When saying ‘no’ is a step forward
Relationships between clients and agencies are delicate, sometimes volatile and often saying ‘no’ can tip the scales on the dynamics of the relationship. Be it as a client or an agency, saying ‘no’ should not result in ill feelings or demotivation but rather become a turning point toward fostering a strong and mutually beneficial relationship.
Agencies who always strive to demonstrate transparency on their deliverables will promote an honest professional working relationship with their clients. If an agency is able to assess that a request from a client is either impossible, does not meet the client’s objectives or is not a speciality or service of the agency, then they should be encouraged and empowered to decline that request.’
This action goes a long way in assuring a client that the agency is capable of looking after the client’s best interests as well as the health of the agency’s business.
Although saying ‘no’ to a client request could perhaps cause ill feelings on both sides, the greater risk is that agencies will just become “order takers” instead of playing to their real strength of challenging the current thinking and recommending more proactive strategies. When agencies just implement client instructions, and give into their clients, the long term effect for both parties is mediocrity of outputs and thinking, neither of which are healthy for the relationship.
As an intermediary in the client agency relationship and agency selection processes we have found that agencies often believe that all the power rests with the client. And yet, extraordinarily enough, clients often believe the complete opposite. This illustrates to us that there needs to be a balance in power in order for the relationship to work and that mutual trust is based on the ability to say ‘no’, as opposed to the typical dynamics of a master/servant relationship which is sometimes the characteristic of client/agency relationships.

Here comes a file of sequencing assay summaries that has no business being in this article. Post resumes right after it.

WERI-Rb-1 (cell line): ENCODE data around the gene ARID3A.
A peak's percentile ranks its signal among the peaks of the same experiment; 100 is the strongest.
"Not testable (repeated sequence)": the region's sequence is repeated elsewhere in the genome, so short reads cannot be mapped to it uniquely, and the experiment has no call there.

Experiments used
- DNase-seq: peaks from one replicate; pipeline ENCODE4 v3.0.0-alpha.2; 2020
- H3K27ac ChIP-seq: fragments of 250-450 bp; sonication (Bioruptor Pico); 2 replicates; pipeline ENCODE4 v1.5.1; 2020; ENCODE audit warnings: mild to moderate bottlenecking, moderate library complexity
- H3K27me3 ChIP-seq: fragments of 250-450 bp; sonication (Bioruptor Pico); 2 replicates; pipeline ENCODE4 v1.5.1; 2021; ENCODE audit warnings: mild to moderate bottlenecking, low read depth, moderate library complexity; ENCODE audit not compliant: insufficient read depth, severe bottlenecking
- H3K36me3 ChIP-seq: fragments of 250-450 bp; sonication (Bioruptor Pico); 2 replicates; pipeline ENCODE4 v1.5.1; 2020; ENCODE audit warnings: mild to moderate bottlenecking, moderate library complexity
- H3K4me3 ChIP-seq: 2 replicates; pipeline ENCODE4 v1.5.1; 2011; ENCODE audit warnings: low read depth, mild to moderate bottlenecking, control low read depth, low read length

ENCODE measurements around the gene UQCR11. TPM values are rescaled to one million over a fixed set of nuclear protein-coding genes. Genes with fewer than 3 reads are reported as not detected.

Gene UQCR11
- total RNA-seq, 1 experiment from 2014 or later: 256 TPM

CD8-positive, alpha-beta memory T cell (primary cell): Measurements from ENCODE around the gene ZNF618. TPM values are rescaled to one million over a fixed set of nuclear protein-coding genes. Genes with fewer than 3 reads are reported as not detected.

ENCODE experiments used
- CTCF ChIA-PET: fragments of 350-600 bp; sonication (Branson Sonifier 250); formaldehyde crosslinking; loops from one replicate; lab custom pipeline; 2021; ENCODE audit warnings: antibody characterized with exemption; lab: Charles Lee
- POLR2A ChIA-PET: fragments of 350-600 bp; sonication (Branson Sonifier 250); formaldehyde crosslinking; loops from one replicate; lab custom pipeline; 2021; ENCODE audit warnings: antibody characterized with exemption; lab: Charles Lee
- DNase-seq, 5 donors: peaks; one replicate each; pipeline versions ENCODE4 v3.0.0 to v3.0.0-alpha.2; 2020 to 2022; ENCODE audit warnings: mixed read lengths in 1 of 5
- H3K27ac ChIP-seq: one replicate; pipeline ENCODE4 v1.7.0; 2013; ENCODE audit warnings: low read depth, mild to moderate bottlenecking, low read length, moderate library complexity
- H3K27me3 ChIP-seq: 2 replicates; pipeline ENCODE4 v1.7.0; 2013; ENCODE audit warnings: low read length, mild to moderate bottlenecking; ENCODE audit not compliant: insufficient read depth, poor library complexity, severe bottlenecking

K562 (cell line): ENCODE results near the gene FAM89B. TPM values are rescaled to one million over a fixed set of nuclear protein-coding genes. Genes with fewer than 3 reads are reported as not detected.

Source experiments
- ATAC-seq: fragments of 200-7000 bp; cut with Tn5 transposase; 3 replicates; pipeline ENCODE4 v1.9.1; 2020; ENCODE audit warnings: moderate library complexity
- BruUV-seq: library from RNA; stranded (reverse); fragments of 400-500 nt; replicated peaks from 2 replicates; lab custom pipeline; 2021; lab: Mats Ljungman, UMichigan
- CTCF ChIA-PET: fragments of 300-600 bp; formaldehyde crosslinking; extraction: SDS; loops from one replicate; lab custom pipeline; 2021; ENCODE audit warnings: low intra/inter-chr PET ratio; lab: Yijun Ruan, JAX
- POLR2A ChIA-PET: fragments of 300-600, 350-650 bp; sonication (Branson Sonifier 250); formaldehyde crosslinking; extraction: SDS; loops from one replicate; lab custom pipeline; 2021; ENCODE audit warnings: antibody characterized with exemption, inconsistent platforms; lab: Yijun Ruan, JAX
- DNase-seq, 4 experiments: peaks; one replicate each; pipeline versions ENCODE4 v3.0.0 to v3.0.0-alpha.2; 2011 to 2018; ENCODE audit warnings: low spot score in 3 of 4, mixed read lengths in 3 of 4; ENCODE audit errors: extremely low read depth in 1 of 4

Both parties will hopefully always be encouraged to say ‘no’ when it is just not possible. This process need not be met with fears of de-motivating the agency; a disappointed agency often rises to the challenge and will frequently come up with another, possibly better, solution. A good dialogue with client will ensure that those alternative solutions are created.
Over the years we have noticed that the gap between a long term and short term relationship lies in the foundations on which it is built. Regular evaluation or performance appraisal processes are important aspects of building on the sound structures that are hopefully put in place by both parties at the outset of their relationship.
These simple principles are the hallmark of all successful client/agency relationships.
- In-depth knowledge of the roles within each organisation will mean that everyone knows who is responsible for what and planned and fluid communication can occur.
- Evaluation of an agency’s output also provides the agency with a benchmark from which to improve its services to client. The more accurate the measurement criteria are, the more transparent the relationship will become.
- Once an agreement around the parameters of the advertising, marketing or communication campaign is made, the implementation is easier, more accurate and defined.
- Regular, scheduled meetings to discuss the working relationship, including tone and manner, will create an environment for frank, open and honest dialogue between both the client and the agency at all levels.
Saying “no” in any relationship sets boundaries and breeds respect on both sides. We believe that client; agency relationships are no different.